Operator involvement typically involved pushing a button that would release the brake and allow them to manually manipulate it.  That was done with a metal rod like a crowbar.  They’d pry the turret to level it back out and then re-engage the brake, allowing the turret and its contents to proceed downstream. 

Frustrated with the amount of both downtime and operator involvement required to operate with the old clutch brakes, the plant manager started Googling terms like indexing, precision, level, and others she equated to their process.  An article from Force Control published in 1998 which described the then-new idea of closed-loop positioning control (CLPC) paired with clutch brakes popped up. Clicking the link to their website, and looking around, lead the manager to contact Regional Manager Jim McHugh, who thought it would work.  “Somehow, I convinced upper management to give it a shot and I’m glad we did because it works great. “ 

Although both the old clutch brakes and the new Posidyne models are both air actuated, that’s where the similarities stop. Posidyne clutch brakes feature oil shear technology for rapid and precise stopping, starting, speed change and positioning, all without adjustment or maintenance. Ideal for applications with frequent start/stop cycles, such as indexing turrets, these unique motion control devices allow higher cycle rates (up to 300 cycles per minute), to increase production rates with lower downtime. Faster production rates and significantly longer service life than traditional (dry) clutch/brakes (often 5 to 10 times longer) yields increased uptime, productivity and ROI. Posidyne clutch/brakes are field proven in diverse applications such as packaging lines, food and chemical processing facilities, lumber mills, shingle plants, fiberglass insulation production, metalworking, and many more.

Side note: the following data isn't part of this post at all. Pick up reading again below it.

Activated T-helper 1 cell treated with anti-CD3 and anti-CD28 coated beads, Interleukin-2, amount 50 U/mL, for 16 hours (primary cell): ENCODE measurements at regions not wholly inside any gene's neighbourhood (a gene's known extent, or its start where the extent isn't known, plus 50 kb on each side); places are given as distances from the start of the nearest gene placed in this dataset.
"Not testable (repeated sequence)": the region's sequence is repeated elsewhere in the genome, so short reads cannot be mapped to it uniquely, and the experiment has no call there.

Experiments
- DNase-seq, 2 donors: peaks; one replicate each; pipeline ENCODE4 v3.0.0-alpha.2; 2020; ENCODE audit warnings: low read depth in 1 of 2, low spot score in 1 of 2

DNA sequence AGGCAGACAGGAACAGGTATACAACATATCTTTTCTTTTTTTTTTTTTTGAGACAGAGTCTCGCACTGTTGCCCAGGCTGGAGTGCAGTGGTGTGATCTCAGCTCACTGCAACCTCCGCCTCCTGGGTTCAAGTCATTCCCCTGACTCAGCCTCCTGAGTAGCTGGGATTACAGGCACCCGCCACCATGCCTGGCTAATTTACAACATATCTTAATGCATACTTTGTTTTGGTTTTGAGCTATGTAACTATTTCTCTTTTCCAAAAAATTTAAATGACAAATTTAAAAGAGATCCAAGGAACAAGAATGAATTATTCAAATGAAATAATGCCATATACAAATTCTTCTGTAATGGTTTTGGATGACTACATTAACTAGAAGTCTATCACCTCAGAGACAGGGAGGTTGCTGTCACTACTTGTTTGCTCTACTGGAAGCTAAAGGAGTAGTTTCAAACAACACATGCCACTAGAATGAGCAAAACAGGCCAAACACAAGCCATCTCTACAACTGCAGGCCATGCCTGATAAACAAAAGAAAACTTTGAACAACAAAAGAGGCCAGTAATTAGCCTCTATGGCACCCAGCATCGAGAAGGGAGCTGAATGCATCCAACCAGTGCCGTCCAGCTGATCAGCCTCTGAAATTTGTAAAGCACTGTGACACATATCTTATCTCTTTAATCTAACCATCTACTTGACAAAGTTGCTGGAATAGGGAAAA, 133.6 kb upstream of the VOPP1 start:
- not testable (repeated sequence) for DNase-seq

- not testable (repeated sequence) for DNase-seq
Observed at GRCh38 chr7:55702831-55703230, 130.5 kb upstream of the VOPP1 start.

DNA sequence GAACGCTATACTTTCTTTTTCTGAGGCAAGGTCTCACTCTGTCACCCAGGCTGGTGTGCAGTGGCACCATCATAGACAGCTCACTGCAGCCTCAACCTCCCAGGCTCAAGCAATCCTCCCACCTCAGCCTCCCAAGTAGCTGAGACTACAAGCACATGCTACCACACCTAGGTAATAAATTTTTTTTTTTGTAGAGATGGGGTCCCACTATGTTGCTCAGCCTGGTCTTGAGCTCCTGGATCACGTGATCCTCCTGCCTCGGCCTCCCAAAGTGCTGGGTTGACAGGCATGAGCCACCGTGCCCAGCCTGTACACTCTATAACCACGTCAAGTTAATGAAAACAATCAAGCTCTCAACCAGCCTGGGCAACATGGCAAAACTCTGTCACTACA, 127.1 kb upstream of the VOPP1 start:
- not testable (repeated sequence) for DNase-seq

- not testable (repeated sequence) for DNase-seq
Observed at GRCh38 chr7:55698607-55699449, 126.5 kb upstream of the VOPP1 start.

Designed with low inertia cycling components makes the Posidyne clutch brake more efficient, requiring less motor horsepower to accelerate the load, and less torque to stop the load. Their totally enclosed design is impervious to dust, chips, chemicals, coolants, caustic wash down, weather, and more, making them ideal for hostile environments.  

Posidyne clutch/brakes feature a multiple disc design that produces high torque from a small package. Re-circulating the fluid dissipates the heat of engagement, which is a common cause of downtime with other clutch/brake assemblies.

A simple actuation system allows torque in the clutch and brake to be precisely controlled independently.  Adjustment for rapid or soft starts and stops is easily accomplished. In this instance the clutch is operating ad 30 psi while the brake is set at 20 psi: ideal for smooth, accurate actuation of both the clutch and the brake. The old clutch brakes had no means of controlling the incoming air pressure, so the stops were jarring, shortening their life and those of nearby components like gearboxes and bearings. 

An encoder on the clutch brake as part of the CLPC allows precise stopping every time without the need for the leveling device (and thus the inherent downtime for its maintenance and repair). 


(https://www.powertransmission.com)